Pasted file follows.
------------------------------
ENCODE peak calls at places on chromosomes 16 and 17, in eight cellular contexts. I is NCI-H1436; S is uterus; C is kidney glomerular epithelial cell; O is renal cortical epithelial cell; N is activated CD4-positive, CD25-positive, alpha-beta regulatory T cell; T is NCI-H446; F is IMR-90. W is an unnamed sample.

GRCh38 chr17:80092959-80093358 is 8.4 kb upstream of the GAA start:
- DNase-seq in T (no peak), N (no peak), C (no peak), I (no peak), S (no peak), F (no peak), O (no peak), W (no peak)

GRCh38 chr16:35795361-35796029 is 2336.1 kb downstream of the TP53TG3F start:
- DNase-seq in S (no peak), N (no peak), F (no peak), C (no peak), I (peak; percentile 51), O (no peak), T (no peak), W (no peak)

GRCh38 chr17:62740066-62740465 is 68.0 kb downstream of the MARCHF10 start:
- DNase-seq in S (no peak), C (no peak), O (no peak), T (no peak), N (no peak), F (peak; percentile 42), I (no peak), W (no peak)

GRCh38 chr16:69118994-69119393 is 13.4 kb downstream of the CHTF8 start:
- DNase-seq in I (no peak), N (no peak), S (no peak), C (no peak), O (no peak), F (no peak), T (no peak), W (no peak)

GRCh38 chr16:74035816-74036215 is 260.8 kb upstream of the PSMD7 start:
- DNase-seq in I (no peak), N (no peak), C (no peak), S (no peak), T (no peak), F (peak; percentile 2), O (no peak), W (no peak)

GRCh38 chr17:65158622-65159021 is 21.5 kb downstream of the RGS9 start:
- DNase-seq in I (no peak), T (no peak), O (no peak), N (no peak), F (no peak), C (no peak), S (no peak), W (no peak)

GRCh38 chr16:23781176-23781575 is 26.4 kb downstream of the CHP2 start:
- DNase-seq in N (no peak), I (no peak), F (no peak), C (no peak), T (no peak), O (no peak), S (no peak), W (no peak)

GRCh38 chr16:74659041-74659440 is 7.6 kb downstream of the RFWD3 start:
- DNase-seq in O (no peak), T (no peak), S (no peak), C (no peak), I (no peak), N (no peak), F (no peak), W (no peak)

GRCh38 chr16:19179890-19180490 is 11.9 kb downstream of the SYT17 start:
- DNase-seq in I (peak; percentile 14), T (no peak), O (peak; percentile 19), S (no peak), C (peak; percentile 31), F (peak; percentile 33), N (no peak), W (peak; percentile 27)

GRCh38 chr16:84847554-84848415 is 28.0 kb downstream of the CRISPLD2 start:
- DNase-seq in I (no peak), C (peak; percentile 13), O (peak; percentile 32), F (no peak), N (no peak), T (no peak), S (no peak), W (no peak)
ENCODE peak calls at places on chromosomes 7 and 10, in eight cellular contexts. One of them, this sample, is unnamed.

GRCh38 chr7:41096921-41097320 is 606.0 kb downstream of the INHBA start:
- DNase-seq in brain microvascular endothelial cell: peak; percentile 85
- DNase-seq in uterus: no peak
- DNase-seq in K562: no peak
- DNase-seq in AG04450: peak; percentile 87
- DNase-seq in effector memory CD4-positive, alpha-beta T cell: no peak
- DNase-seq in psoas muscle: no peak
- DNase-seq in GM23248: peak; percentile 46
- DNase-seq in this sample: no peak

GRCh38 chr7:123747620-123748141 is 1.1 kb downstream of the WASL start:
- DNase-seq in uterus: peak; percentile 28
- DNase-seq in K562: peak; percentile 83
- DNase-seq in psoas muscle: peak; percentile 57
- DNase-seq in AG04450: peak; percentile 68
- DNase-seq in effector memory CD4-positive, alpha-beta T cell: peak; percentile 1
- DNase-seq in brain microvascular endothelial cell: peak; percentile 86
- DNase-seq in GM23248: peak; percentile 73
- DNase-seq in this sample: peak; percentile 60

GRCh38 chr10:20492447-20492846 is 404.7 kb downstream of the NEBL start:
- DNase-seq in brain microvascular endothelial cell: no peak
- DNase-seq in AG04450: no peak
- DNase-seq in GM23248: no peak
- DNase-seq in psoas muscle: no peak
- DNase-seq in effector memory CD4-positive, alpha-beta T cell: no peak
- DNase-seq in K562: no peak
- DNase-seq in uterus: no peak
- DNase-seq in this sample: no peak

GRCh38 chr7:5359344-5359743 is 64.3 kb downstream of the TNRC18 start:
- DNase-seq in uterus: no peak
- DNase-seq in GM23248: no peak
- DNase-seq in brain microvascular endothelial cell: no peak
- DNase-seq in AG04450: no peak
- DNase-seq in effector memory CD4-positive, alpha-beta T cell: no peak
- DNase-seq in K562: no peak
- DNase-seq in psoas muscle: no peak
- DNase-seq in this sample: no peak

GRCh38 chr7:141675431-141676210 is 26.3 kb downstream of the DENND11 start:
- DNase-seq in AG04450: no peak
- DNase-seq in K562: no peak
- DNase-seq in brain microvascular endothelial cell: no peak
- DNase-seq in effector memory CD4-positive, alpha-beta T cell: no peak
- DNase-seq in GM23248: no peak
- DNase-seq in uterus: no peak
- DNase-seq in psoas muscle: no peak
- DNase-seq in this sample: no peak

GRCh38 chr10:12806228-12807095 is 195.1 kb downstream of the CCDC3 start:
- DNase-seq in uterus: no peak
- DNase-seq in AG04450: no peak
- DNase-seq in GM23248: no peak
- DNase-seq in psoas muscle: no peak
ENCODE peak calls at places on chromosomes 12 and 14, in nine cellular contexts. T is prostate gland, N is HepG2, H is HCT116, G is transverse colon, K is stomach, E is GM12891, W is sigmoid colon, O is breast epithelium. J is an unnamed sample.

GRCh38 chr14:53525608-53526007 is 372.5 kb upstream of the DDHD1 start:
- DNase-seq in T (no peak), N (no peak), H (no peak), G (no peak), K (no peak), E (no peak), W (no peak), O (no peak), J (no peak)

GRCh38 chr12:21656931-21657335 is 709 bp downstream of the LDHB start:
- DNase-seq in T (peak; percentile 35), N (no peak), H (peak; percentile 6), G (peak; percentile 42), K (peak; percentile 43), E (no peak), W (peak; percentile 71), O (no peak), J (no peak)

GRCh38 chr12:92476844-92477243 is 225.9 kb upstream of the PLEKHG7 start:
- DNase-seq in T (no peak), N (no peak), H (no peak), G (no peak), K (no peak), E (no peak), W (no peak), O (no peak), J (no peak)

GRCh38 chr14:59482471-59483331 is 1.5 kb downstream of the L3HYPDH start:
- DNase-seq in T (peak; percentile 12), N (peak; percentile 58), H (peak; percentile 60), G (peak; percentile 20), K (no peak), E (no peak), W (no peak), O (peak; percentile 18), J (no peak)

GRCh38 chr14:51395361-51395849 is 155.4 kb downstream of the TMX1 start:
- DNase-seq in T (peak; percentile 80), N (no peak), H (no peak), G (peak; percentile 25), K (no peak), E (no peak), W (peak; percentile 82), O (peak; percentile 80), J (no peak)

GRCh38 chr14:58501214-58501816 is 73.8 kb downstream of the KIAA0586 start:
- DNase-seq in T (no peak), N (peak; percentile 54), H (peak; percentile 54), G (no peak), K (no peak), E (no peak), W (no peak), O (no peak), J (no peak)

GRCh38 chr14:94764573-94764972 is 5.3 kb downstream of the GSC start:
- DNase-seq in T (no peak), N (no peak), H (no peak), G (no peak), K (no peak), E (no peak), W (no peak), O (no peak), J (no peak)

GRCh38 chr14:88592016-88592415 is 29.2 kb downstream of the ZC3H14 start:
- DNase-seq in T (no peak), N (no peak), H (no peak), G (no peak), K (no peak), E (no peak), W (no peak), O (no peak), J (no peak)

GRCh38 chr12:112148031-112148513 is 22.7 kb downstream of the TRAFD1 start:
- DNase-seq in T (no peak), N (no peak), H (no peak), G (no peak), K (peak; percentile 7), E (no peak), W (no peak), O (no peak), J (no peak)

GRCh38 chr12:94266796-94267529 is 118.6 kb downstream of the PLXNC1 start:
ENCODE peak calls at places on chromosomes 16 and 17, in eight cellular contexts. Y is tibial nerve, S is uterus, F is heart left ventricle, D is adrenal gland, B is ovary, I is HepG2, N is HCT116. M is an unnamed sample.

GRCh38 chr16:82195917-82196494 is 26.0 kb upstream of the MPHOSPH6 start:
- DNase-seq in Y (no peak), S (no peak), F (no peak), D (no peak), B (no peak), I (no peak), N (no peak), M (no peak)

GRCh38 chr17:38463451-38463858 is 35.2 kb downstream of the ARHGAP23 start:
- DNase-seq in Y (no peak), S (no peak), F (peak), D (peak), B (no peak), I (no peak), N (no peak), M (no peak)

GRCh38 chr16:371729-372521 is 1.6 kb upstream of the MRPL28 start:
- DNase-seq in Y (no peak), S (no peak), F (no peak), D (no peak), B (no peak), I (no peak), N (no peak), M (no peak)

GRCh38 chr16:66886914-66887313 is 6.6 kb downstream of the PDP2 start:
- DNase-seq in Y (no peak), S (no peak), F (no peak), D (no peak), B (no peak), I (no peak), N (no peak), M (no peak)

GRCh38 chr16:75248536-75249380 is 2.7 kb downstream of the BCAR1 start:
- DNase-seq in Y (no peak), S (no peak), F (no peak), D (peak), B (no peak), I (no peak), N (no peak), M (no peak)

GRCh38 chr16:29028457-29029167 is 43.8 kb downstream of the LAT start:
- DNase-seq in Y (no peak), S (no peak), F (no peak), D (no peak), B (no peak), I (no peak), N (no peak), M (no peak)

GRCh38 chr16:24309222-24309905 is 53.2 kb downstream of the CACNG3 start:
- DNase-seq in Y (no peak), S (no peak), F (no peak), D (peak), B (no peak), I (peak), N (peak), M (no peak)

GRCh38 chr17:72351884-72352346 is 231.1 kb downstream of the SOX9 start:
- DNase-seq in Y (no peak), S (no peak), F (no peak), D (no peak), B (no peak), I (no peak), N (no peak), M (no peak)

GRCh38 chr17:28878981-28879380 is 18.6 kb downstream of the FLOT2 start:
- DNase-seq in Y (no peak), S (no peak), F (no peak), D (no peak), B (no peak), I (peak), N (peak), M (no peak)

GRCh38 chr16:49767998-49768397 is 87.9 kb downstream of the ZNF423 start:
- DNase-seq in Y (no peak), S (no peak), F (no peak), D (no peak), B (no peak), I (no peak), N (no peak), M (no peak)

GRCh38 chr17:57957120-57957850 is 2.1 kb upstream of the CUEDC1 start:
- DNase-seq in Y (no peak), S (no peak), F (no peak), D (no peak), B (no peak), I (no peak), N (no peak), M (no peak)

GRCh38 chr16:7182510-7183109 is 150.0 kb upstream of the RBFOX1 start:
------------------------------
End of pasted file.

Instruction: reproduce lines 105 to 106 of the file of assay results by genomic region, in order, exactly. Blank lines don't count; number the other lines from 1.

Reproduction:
- DNase-seq in Y (no peak), S (no peak), F (no peak), D (no peak), B (no peak), I (no peak), N (no peak), M (no peak)

GRCh38 chr16:24309222-24309905 is 53.2 kb downstream of the CACNG3 start: